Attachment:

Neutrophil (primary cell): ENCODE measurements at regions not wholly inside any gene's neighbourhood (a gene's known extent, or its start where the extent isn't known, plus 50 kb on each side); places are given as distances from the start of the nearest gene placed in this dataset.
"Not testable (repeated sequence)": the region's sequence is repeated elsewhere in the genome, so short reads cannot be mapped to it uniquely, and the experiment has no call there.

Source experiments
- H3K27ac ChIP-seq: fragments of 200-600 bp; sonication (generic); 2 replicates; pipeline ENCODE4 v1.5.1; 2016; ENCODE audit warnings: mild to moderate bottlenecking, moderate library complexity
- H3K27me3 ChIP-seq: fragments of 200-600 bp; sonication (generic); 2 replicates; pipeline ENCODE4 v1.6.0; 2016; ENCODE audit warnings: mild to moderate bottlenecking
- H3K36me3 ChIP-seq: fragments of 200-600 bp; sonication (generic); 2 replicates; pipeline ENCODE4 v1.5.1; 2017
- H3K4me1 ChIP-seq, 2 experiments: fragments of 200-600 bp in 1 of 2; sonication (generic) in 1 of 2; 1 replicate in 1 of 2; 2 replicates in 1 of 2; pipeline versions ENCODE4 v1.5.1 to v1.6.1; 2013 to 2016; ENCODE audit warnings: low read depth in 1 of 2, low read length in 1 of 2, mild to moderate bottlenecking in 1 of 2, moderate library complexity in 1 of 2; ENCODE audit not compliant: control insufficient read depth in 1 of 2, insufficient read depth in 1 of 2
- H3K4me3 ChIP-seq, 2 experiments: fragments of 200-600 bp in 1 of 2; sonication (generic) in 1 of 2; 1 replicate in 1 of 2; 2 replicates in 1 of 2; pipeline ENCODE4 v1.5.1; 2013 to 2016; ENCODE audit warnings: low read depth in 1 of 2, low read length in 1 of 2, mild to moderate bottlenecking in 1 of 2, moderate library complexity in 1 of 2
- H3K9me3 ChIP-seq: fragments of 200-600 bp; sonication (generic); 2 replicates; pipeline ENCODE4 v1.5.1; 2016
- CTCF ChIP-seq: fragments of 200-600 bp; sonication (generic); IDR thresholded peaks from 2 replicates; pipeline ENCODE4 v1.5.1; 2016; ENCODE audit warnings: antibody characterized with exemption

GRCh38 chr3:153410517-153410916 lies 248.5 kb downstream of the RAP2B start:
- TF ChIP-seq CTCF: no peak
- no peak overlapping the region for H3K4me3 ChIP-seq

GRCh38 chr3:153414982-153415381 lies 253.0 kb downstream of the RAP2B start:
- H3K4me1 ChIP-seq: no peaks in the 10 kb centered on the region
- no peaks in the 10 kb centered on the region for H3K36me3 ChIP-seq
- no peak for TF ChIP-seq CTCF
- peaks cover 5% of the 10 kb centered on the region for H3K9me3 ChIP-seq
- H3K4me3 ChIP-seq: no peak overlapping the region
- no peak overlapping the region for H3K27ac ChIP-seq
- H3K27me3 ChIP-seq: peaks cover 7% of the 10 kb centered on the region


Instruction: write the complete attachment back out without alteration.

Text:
Neutrophil (primary cell): ENCODE measurements at regions not wholly inside any gene's neighbourhood (a gene's known extent, or its start where the extent isn't known, plus 50 kb on each side); places are given as distances from the start of the nearest gene placed in this dataset.
"Not testable (repeated sequence)": the region's sequence is repeated elsewhere in the genome, so short reads cannot be mapped to it uniquely, and the experiment has no call there.

Source experiments
- H3K27ac ChIP-seq: fragments of 200-600 bp; sonication (generic); 2 replicates; pipeline ENCODE4 v1.5.1; 2016; ENCODE audit warnings: mild to moderate bottlenecking, moderate library complexity
- H3K27me3 ChIP-seq: fragments of 200-600 bp; sonication (generic); 2 replicates; pipeline ENCODE4 v1.6.0; 2016; ENCODE audit warnings: mild to moderate bottlenecking
- H3K36me3 ChIP-seq: fragments of 200-600 bp; sonication (generic); 2 replicates; pipeline ENCODE4 v1.5.1; 2017
- H3K4me1 ChIP-seq, 2 experiments: fragments of 200-600 bp in 1 of 2; sonication (generic) in 1 of 2; 1 replicate in 1 of 2; 2 replicates in 1 of 2; pipeline versions ENCODE4 v1.5.1 to v1.6.1; 2013 to 2016; ENCODE audit warnings: low read depth in 1 of 2, low read length in 1 of 2, mild to moderate bottlenecking in 1 of 2, moderate library complexity in 1 of 2; ENCODE audit not compliant: control insufficient read depth in 1 of 2, insufficient read depth in 1 of 2
- H3K4me3 ChIP-seq, 2 experiments: fragments of 200-600 bp in 1 of 2; sonication (generic) in 1 of 2; 1 replicate in 1 of 2; 2 replicates in 1 of 2; pipeline ENCODE4 v1.5.1; 2013 to 2016; ENCODE audit warnings: low read depth in 1 of 2, low read length in 1 of 2, mild to moderate bottlenecking in 1 of 2, moderate library complexity in 1 of 2
- H3K9me3 ChIP-seq: fragments of 200-600 bp; sonication (generic); 2 replicates; pipeline ENCODE4 v1.5.1; 2016
- CTCF ChIP-seq: fragments of 200-600 bp; sonication (generic); IDR thresholded peaks from 2 replicates; pipeline ENCODE4 v1.5.1; 2016; ENCODE audit warnings: antibody characterized with exemption

GRCh38 chr3:153410517-153410916 lies 248.5 kb downstream of the RAP2B start:
- TF ChIP-seq CTCF: no peak
- no peak overlapping the region for H3K4me3 ChIP-seq

GRCh38 chr3:153414982-153415381 lies 253.0 kb downstream of the RAP2B start:
- H3K4me1 ChIP-seq: no peaks in the 10 kb centered on the region
- no peaks in the 10 kb centered on the region for H3K36me3 ChIP-seq
- no peak for TF ChIP-seq CTCF
- peaks cover 5% of the 10 kb centered on the region for H3K9me3 ChIP-seq
- H3K4me3 ChIP-seq: no peak overlapping the region
- no peak overlapping the region for H3K27ac ChIP-seq
- H3K27me3 ChIP-seq: peaks cover 7% of the 10 kb centered on the region